Fibrosis is a type of wound healing which occurs in most organs after repetitive acute or sustained chronic injury. With continued injury, fibrosis may progress to a complex set of changes which encompass matrix deposition, immunomodulation, and distortion of liver vasculature and gross architecture. Tremendous progress in understanding the pathophysiology of this wound-healing response has led to realistic expectations for treating fibrosis in patients with chronic liver disease owing to either viral hepatitis or metabolic or autoimmune diseases, among others. There have been continued clarification of the cellular source of ECM in hepatic fibrosis, major advances in understanding signaling and transcriptional events, and exciting insights into the biology of fibrosis progression and resolution [1]. The clarification of interactions between the immune system and fibrogenic response has been among the most exciting developments in fibrosis. In the liver, these advances include evidence of direct interactions between immune cell subsets and fibrogenic cells in liver, the emergence of natural killer (NK) cells as determinants of hepatic stellate apoptosis and thus fibrosis resolution, the establishment of hepatocellular apoptosis as an inflammatory and fibrogenic stimulus, and the growing recognition that HSCs contribute to the innate immune response and development of hepatocellular carcinoma (HCC). These and other observations underscore the prospect for eventually manipulating these interactions therapeutically. Whereas fibrosis accompanies progressive liver injury and may vary from mild to extensive, cirrhosis is the end stage of fibrosis of the hepatic parenchyma, resulting in nodule formation that can lead to altered hepatic function and blood flow which can be seen as a form of vascular remodeling.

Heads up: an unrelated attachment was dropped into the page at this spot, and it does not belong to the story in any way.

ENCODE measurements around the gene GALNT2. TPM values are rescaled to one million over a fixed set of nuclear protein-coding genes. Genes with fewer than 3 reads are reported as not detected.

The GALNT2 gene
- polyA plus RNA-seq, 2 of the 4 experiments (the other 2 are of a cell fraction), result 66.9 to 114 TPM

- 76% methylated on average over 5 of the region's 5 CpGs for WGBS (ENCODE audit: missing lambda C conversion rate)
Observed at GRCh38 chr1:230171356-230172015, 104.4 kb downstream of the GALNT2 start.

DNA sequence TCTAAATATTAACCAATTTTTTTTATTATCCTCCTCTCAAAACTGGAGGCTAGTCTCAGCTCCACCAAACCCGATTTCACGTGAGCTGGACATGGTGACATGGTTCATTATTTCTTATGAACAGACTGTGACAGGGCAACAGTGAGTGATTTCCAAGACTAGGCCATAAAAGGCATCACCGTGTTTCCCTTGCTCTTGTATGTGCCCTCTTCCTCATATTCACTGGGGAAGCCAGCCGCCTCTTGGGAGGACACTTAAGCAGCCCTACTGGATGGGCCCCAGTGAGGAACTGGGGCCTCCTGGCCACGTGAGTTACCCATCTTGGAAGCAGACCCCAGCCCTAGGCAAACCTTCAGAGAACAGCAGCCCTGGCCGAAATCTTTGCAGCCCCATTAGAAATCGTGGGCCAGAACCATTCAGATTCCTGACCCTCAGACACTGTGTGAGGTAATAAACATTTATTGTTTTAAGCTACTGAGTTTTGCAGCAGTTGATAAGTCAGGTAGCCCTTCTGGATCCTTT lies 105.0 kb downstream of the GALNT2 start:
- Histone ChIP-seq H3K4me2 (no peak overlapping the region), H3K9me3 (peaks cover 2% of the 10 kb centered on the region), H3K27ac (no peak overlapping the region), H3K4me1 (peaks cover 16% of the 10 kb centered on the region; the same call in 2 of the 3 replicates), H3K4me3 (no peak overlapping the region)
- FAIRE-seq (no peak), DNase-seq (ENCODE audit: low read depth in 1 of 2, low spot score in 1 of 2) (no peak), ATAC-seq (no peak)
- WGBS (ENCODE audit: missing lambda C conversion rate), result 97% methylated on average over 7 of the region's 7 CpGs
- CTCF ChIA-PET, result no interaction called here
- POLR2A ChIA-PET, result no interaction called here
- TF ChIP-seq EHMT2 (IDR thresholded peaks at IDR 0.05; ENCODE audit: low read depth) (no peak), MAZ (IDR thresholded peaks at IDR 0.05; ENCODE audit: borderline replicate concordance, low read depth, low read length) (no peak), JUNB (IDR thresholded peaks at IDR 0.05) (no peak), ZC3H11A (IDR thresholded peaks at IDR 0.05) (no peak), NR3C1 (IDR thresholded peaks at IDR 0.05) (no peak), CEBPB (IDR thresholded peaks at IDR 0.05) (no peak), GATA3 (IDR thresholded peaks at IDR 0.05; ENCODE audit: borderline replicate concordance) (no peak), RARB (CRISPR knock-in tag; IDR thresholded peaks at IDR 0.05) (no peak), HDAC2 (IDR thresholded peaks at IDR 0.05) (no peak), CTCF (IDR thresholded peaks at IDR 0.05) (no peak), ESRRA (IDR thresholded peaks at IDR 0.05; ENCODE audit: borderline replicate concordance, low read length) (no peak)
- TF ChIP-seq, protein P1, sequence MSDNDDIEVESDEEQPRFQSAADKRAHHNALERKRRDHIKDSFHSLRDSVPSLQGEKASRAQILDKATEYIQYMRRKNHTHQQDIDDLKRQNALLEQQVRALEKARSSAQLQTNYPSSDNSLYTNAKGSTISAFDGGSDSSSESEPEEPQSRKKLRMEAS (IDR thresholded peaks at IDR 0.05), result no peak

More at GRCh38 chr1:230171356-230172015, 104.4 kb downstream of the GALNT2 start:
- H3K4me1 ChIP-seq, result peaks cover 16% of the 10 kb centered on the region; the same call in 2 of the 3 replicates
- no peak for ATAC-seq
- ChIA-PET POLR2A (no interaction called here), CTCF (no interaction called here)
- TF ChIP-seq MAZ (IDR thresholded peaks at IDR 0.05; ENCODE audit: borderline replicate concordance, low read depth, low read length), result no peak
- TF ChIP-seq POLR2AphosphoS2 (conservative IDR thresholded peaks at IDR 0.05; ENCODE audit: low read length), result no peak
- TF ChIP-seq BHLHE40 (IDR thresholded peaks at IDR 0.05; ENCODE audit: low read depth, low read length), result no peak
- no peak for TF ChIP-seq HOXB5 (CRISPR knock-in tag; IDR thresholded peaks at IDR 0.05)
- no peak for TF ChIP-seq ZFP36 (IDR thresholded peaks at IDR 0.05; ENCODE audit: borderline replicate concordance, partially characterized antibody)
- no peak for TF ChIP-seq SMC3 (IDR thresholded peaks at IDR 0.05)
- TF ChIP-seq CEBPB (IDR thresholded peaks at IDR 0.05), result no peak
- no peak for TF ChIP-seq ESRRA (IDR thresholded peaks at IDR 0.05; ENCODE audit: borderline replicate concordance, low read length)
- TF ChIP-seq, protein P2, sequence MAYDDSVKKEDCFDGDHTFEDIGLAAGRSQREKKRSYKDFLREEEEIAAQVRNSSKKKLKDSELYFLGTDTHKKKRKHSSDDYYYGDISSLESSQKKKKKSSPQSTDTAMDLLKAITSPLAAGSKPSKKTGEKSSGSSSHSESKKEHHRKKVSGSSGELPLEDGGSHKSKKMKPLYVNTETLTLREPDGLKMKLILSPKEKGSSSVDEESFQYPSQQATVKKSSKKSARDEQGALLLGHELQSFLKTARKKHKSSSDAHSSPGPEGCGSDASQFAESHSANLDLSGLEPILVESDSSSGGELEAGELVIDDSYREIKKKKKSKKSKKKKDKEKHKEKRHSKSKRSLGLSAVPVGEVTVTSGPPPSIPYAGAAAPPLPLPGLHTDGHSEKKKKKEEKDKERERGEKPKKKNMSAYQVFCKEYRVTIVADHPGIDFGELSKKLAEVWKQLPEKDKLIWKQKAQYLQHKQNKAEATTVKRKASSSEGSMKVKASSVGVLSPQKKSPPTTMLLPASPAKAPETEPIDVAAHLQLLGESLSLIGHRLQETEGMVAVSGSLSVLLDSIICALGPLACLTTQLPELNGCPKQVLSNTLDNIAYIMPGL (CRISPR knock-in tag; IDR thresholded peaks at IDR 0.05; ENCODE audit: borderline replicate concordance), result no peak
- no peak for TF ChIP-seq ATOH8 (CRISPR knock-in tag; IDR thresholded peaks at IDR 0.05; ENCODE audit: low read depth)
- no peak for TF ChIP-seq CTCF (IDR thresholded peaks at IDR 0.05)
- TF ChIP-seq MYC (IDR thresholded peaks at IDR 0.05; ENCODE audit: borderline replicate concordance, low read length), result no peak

Original languageEnglish
Title of host publicationLiver Immunology
Subtitle of host publicationPrinciples and Practice
PublisherSpringer International Publishing
Number of pages12
ISBN (Electronic)9783319020969
ISBN (Print)9783319020952
StatePublished - 1 Jan 2014


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